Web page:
She realized Dr. Carver and his assistants had started their work while she and John had silently stared at the scene.
Well, that was work, too, trying to take in every small detail of the scene; it was impossible to know what might become important in the end.
She'd barely been through this area before—and only because both the turnpike and I-95 had been plagued with accidents, and the old road had been just about the only chance of getting up to the middle of the state.
She glanced John's way, shaking her head. "There are a lot of churches, but as far as I know, they're pretty traditional. The population in this area is sparse. Most of the land was owned by the big sugar companies for years, and we're not far from Seminole tribal lands," she said.
She was close enough to one of their best crime scene investigators and forensics team leaders, Aidan Cypress, and she winced when he looked at her with a question that was almost accusation in his eyes. "This is nothing Seminole, I assure you," he said.
"No, Aidan, I wasn't implying that. This is different than anything...from most anything else in the state," Amy said.
He nodded; he knew her better than that.
"No, nothing traditional, for sure," John said. "Ritual overtones. Both cheeks have been slashed identically. The weapon...half-makeshift, as if a poor cosplayer was trying to recreate a medieval halberd. She's naked, but that could be the work of a run-of-the-mill sicko."
"The cross she's on—I think it looks like Dade County pine," Amy said. That wood was almost impossible to acquire these days. But the CSI team would know more on that; she was hardly an expert on wood or trees herself.
"I think you're right," John agreed. "And it wasn't recently chopped down—more like crude carpentry. I think the wood might have been taken from various demolition sites, a house or some other building. Though you'd think we'd be preserving our older homes. It was abundant here once, used in most of the Victorian-era houses down in Key West. I'm going to say reclaimed from somewhere."
"We're looking at something planned, yes, with religious overtones," Amy said. "Something extremist..." She looked around at their group. "As we all know well, any extremist is dangerous..."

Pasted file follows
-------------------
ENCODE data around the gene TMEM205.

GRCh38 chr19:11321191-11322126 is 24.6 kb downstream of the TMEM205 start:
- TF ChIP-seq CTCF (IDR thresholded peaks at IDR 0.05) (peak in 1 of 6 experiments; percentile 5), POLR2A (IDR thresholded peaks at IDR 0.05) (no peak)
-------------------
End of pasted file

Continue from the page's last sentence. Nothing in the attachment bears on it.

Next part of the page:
Dr. Carver twisted on the ladder to look at her. "And you're afraid this is a harbinger of more?"
"Dear God, let's hope not," she breathed.
Aidan Cypress walked over to them. "We're trying to pull tire tracks, but as you can see, the ground is mostly muck. And it's rained, so even the paved area is giving us just about nothing. One thing about being on an old road almost no one uses anymore—not a lot of trash. But we're doing our best to get everything, the tiniest scrap. And some of this is sawgrass—long sawgrass, but we're doing our best."
"Thank you, Aidan. You guys are the best," Amy assured him.
"Sketching again, eh?" Cypress asked.
"You never know."
"Okay, Picasso!" Dr. Carver called out. "I'm going to get my crew busy taking her down so I can get her to the morgue. From what I'm seeing, and what I believe, she was killed just as darkness was falling last night, and she was between twenty and thirty years old."
Amy stood just to the side of the corpse, swallowing hard as she saw the blood had covered the body in such quantities and had dried so it was almost as if she were dressed.
"Like Fantasy Fest down in Key West," John murmured.
She turned to stare at him.
"All the blood...it's almost as if she'd been body painted."
Somewhere inside, Amy trembled at the horror of what they saw. Death had taken the woman in such a way she was almost surreal, like a Halloween prop set out for a wickedly scary party.
"That's what happens," Carver said, "when you pierce the heart and rip up veins and arteries. Anyway, we're good to go, team. We're going to need to get her off the cross—carefully, carefully, my friends," he said to his assistants.
"And we need to get the cross to the crime lab, as much as is possible," Cypress said.
Detective Mulberry had been watching and listening. He spoke up. "Yes, please, get everything. This had to have been wackos from somewhere else in the state—or the country. This sure as hell didn't come from anyone local! And my citizens are going to be terrified. And there aren't a lot of homes with fancy alarm systems out here."
Amy hoped he was right: that the murderer—or murderers—had come from somewhere else, and that they would not strike again. She looked down at her sketch of the scene; it was one that would probably give her nightmares.
She swatted another mosquito buzzing around her face. It was going to be a long morning.